Study: Disability Claims After Intermittent FMLA Indicate That Caregivers Are Finding It Hard to Cope
New data from Reed Group show that employees who go on Family and Medical Leave Act and then return to work are three times more likely to need additional time off – for themselves.
Here's a heads-up to human resources pros: If you have employees using the Family and Medical Leave Act, don't be surprised if they soon ask for short-term disability too.
In a forthcoming report, Westminster, Colorado-based Reed Group says employees who are granted FMLA leave are three times more likely to file short-term disability claims within six months than employees who don't request FMLA. The report is based on analysis of 112,000 FMLA claims that were closed from 2008 to 2011.
The full report is set to be released in October, although Reed Group released excerpts in advance to the media this month.
Employees who care for sick family members shoulder a stressful, angst-ridden responsibility. Although the FMLA safeguards their jobs, the report suggests that many employees-turned-caregivers suffer a lingering emotional toll that ultimately sidelines them not long after they resume work.
"HR directors typically have viewed FMLA as a 'have-to-do' part of compliance, but they haven't spent enough time focusing on the root causes behind subsequent disability claims," says Kevin Curry, a senior vice president of Reed Group, which provides products and services for leave administration and return-to-work programs.
Employees sometimes get worn out by the physical labor of caring for another person, while stress and anxiety wreak havoc with their emotional well-being. As a result, employees often return to work but realize they have their own issues to deal with first, Curry says.
The report cites musculoskeletal conditions and behavioral health as the most common reasons employees seek disability following intermittent FMLA leave.
According to Reed Group's analysis, 51 percent of the FMLA claims during the study period involved intermittent leave, in which an employee is granted time away from work, returns to work briefly, only to be away again, usually in connection with caring for a loved one who is ill.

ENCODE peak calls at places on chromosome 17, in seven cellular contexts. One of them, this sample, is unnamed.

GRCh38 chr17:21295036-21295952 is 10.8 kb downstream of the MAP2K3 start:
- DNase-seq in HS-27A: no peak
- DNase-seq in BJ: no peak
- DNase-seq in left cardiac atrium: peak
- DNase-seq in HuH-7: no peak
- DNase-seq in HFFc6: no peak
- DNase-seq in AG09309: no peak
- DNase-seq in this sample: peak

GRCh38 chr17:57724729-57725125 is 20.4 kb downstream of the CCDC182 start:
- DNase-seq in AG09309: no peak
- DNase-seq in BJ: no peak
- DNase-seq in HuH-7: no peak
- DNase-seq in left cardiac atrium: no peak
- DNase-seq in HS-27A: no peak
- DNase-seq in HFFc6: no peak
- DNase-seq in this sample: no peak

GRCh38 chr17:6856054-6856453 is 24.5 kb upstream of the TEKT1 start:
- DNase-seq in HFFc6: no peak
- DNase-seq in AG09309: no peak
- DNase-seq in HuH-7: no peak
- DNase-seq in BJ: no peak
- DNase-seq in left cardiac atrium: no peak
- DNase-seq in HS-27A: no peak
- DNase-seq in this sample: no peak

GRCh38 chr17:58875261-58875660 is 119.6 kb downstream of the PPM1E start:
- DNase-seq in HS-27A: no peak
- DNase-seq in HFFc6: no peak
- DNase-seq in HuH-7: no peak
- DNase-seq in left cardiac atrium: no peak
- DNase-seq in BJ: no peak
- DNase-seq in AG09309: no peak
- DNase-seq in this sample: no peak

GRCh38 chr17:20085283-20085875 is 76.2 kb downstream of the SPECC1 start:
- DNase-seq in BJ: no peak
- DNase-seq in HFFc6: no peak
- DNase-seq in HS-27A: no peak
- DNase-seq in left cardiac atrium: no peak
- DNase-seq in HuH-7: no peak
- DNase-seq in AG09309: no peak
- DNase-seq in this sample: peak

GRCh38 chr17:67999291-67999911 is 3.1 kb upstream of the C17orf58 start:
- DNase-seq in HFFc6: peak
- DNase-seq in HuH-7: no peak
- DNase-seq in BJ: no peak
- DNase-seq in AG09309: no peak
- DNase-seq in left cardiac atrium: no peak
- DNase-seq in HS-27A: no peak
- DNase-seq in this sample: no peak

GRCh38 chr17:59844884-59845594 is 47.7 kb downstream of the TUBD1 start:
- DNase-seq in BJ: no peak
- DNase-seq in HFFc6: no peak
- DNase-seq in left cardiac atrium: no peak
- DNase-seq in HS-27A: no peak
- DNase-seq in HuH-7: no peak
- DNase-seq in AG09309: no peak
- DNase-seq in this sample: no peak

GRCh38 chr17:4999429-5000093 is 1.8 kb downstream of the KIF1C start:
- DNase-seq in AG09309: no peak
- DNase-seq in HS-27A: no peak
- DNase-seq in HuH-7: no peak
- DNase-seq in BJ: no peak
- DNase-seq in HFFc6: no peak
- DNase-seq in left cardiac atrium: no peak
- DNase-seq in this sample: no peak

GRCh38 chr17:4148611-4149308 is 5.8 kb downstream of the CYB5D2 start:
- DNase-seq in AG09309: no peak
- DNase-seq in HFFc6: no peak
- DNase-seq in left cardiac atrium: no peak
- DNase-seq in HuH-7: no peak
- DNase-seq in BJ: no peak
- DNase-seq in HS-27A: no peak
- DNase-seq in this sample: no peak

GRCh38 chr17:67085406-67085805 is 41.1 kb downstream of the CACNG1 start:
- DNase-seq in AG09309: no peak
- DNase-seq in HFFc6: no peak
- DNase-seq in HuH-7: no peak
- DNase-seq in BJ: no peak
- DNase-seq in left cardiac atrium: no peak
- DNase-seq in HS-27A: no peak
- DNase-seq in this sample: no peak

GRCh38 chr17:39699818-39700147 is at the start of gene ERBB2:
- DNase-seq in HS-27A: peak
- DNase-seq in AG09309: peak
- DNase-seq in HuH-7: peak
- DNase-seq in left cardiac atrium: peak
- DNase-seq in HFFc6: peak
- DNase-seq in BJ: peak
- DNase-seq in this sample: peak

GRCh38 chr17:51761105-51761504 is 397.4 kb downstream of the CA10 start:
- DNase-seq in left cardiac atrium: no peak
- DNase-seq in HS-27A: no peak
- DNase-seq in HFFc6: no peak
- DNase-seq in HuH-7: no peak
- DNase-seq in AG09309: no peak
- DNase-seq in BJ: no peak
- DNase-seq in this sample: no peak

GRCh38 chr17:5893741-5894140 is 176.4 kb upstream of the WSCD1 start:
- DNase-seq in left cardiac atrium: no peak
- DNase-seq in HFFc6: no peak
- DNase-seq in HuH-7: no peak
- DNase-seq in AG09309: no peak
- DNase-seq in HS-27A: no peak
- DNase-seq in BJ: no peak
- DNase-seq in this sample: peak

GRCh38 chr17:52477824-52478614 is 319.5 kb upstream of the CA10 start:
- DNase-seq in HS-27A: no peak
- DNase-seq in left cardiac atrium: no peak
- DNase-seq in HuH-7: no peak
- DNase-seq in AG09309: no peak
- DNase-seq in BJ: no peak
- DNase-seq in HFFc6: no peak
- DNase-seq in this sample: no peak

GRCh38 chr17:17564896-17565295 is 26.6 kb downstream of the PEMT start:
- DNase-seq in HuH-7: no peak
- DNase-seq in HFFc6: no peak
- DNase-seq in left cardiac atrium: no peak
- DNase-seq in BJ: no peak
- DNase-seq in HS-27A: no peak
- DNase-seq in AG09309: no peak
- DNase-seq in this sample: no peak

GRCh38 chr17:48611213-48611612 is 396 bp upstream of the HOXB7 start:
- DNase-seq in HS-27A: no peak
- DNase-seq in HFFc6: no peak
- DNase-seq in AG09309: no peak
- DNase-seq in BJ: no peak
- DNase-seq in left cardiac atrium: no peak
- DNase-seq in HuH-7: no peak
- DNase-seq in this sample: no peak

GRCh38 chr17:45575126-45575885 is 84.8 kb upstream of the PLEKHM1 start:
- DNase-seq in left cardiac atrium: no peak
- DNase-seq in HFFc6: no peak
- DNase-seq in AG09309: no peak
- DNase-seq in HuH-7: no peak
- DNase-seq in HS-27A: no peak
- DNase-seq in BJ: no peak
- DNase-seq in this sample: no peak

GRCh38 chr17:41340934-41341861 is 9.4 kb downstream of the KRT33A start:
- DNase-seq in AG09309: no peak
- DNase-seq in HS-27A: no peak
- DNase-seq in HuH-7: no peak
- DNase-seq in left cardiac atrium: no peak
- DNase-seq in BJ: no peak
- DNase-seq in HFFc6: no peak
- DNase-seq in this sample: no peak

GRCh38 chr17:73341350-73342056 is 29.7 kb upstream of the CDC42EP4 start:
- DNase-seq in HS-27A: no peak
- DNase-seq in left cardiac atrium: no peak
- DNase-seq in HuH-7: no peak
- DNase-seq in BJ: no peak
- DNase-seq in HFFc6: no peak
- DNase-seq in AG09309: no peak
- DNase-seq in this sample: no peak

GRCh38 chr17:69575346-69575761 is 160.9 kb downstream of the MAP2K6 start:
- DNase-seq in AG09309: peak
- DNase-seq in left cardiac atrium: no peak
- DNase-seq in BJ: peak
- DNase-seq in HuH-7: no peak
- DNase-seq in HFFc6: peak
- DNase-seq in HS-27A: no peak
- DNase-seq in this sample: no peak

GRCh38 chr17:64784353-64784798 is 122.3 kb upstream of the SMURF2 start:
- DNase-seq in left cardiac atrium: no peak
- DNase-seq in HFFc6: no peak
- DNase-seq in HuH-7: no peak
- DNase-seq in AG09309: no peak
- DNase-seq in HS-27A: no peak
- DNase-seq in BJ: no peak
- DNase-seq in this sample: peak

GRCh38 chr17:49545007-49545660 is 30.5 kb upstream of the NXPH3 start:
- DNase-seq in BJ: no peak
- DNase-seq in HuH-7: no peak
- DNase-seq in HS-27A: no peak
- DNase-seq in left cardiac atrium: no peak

Of employees who were granted intermittent leave, 21 percent were more likely to file for short-term disability, or STD, within six months than did employees on continuous leave (8 percent), Curry says.
Although Reed Group is still examining the financial impact, Curry says intermittent leave is a huge drain on profits and disrupts business productivity. The financial data will be released with the full report in October, along with demographic breakdowns to help HR administrators slice and dice the data.
Other research already indicates that planned absence remains an inveterate challenge to organizations, consuming nearly 9 percent of payroll costs, shows a joint survey of 276 organizations in 2010 by Kronos Inc. and Mercer.
The spike in disability claims by those coming off FMLA does not suggest employees have figured a way to scam the system, Curry says. Abusers typically don't stay off work longer than the maximum period allowed, Curry says, because doing so requires a formal medical approval.
"The average length of a [post-FMLA] disability claim was 20 percent higher than it was for other claims," reflecting the fact that a doctor has diagnosed the employee's need for time off to rest and recharge, Curry says.
Reed Group says its findings underscore why companies should take an integrated approach to employee-assistance programs, health and wellness initiatives. The full report is expected to provide HR administrators with a detailed breakdown of FMLA-related impacts by gender, age and other demographics.
Garry Kranz is a Workforce Management contributing editor. Comment below or email firstname.lastname@example.org.